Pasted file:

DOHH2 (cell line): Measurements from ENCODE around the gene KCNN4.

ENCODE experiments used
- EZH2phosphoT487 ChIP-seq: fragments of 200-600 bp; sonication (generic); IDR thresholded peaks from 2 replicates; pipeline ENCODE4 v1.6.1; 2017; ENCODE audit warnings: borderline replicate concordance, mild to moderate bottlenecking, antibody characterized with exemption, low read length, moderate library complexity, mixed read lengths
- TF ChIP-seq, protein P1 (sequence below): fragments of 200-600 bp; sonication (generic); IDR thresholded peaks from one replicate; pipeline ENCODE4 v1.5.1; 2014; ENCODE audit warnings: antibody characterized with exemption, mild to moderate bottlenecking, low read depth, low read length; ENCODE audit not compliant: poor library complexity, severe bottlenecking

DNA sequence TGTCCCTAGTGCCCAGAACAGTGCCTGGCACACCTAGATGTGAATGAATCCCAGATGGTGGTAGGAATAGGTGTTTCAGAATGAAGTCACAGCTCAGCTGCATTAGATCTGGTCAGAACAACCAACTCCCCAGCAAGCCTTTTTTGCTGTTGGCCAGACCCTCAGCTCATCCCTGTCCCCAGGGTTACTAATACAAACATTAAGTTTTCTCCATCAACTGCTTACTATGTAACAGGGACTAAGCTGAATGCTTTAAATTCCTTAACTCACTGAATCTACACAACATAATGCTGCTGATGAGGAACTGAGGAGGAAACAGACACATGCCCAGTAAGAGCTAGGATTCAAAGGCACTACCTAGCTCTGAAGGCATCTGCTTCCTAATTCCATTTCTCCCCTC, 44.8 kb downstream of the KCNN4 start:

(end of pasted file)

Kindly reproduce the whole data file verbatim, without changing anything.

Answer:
DOHH2 (cell line): Measurements from ENCODE around the gene KCNN4.

ENCODE experiments used
- EZH2phosphoT487 ChIP-seq: fragments of 200-600 bp; sonication (generic); IDR thresholded peaks from 2 replicates; pipeline ENCODE4 v1.6.1; 2017; ENCODE audit warnings: borderline replicate concordance, mild to moderate bottlenecking, antibody characterized with exemption, low read length, moderate library complexity, mixed read lengths
- TF ChIP-seq, protein P1 (sequence below): fragments of 200-600 bp; sonication (generic); IDR thresholded peaks from one replicate; pipeline ENCODE4 v1.5.1; 2014; ENCODE audit warnings: antibody characterized with exemption, mild to moderate bottlenecking, low read depth, low read length; ENCODE audit not compliant: poor library complexity, severe bottlenecking

DNA sequence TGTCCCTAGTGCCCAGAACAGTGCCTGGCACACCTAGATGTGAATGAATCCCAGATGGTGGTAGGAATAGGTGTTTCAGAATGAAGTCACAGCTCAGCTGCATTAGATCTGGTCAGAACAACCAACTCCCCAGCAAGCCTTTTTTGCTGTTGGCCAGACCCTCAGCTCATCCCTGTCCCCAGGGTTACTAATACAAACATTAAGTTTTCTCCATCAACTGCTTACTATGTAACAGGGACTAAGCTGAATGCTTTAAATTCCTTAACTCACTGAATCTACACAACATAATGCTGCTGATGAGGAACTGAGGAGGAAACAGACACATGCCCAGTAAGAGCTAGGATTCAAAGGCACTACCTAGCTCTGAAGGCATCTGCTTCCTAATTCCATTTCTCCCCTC, 44.8 kb downstream of the KCNN4 start: